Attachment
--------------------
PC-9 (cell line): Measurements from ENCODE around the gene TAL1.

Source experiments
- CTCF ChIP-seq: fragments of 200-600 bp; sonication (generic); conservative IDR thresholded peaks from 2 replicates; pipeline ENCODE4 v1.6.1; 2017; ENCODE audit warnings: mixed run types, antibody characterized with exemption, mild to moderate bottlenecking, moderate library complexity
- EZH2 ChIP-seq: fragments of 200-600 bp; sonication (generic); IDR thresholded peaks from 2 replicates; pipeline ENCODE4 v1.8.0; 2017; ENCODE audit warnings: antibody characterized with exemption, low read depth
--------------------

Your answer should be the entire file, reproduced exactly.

PC-9 (cell line): Measurements from ENCODE around the gene TAL1.

Source experiments
- CTCF ChIP-seq: fragments of 200-600 bp; sonication (generic); conservative IDR thresholded peaks from 2 replicates; pipeline ENCODE4 v1.6.1; 2017; ENCODE audit warnings: mixed run types, antibody characterized with exemption, mild to moderate bottlenecking, moderate library complexity
- EZH2 ChIP-seq: fragments of 200-600 bp; sonication (generic); IDR thresholded peaks from 2 replicates; pipeline ENCODE4 v1.8.0; 2017; ENCODE audit warnings: antibody characterized with exemption, low read depth